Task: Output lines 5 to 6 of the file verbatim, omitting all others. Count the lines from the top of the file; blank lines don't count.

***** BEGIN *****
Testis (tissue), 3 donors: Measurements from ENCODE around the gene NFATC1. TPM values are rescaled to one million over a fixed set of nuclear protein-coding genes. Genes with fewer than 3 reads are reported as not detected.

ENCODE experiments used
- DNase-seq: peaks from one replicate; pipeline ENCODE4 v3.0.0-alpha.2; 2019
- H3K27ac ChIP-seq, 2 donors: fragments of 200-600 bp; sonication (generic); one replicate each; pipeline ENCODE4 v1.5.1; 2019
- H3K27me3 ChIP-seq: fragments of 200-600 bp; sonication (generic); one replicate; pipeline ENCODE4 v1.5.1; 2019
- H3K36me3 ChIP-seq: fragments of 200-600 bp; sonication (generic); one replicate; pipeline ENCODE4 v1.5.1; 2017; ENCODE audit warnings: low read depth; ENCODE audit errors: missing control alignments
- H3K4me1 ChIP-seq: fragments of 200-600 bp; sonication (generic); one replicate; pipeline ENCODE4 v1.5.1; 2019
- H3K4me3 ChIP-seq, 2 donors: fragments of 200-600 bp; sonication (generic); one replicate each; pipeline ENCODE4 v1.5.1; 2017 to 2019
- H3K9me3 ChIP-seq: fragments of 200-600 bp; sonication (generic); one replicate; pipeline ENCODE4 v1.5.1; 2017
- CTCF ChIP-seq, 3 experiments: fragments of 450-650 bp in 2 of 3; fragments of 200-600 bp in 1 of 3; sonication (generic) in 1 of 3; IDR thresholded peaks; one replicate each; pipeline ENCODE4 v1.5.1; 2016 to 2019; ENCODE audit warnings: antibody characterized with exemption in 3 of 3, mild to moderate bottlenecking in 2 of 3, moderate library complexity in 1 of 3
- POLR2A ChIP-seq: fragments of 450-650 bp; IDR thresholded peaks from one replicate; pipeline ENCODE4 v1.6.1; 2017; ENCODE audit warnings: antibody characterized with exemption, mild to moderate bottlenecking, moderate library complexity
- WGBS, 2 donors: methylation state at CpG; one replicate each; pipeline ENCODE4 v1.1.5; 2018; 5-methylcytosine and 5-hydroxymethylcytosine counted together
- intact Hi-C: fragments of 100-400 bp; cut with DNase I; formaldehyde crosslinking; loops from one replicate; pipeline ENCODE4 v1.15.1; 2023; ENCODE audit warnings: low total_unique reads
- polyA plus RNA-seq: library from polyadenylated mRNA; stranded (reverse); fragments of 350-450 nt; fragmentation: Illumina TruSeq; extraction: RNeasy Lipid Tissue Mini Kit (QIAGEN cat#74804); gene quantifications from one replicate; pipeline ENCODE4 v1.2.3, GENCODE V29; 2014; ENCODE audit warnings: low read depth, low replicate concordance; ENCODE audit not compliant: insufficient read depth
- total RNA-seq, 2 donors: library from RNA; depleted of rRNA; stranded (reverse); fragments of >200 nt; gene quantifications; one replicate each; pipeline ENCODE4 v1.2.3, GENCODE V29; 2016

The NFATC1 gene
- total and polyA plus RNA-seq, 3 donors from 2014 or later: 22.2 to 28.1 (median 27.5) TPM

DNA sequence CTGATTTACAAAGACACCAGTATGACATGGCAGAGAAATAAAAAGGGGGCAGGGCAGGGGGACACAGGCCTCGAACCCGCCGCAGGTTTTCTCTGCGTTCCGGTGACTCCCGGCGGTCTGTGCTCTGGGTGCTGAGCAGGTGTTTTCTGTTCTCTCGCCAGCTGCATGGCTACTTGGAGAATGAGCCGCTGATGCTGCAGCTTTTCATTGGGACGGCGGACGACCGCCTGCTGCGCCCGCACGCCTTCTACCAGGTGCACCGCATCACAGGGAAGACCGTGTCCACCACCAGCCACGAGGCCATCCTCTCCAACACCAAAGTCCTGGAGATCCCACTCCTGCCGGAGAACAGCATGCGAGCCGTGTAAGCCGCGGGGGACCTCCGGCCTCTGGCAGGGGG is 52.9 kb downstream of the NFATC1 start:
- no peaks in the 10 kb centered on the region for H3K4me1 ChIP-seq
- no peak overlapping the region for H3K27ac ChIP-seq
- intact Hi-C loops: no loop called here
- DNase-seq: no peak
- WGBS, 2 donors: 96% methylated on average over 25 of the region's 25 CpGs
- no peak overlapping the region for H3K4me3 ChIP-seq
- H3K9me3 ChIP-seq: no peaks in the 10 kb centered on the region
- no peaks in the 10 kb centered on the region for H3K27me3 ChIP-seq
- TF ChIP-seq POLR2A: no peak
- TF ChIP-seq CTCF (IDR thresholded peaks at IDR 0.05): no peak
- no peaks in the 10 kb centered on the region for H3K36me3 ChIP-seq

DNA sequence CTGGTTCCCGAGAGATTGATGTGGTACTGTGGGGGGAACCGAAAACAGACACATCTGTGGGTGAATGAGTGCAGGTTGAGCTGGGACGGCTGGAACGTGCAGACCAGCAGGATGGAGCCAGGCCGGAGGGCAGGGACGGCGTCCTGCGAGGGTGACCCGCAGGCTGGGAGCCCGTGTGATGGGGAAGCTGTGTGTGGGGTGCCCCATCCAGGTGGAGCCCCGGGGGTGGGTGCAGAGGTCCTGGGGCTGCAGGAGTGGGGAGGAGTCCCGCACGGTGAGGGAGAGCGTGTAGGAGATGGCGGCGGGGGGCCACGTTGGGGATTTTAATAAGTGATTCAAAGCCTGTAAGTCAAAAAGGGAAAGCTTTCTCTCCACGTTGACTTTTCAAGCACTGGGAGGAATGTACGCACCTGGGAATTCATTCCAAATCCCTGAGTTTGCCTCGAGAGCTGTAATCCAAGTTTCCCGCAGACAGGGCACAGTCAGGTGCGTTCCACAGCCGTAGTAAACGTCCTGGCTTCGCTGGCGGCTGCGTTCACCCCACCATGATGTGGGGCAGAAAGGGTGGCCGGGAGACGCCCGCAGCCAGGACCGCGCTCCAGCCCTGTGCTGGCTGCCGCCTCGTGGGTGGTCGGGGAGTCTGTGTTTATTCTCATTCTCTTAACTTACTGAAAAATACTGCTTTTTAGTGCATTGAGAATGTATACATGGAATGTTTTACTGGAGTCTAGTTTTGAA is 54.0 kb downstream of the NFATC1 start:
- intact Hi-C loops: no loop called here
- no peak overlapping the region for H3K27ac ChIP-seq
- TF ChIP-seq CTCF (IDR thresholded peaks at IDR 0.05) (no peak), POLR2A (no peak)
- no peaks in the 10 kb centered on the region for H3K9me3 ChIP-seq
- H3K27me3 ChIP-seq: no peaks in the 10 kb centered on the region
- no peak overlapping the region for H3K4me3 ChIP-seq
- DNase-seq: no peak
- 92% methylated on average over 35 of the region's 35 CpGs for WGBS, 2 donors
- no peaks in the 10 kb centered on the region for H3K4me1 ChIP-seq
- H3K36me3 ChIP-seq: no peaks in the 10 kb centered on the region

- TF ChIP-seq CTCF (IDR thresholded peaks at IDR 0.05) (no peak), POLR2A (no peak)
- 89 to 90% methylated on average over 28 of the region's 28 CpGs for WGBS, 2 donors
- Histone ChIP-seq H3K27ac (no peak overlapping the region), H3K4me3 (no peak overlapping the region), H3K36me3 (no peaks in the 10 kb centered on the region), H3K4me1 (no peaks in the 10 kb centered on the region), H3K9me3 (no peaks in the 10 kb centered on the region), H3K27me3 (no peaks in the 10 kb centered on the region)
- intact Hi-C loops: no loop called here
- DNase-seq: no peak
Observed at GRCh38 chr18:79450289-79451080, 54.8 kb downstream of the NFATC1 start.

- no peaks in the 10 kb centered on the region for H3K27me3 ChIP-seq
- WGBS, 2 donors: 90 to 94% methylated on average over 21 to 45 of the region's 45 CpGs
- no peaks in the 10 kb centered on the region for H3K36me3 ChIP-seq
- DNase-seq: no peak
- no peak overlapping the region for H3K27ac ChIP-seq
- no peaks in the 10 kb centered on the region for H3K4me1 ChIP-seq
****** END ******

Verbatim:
- H3K27me3 ChIP-seq: fragments of 200-600 bp; sonication (generic); one replicate; pipeline ENCODE4 v1.5.1; 2019
- H3K36me3 ChIP-seq: fragments of 200-600 bp; sonication (generic); one replicate; pipeline ENCODE4 v1.5.1; 2017; ENCODE audit warnings: low read depth; ENCODE audit errors: missing control alignments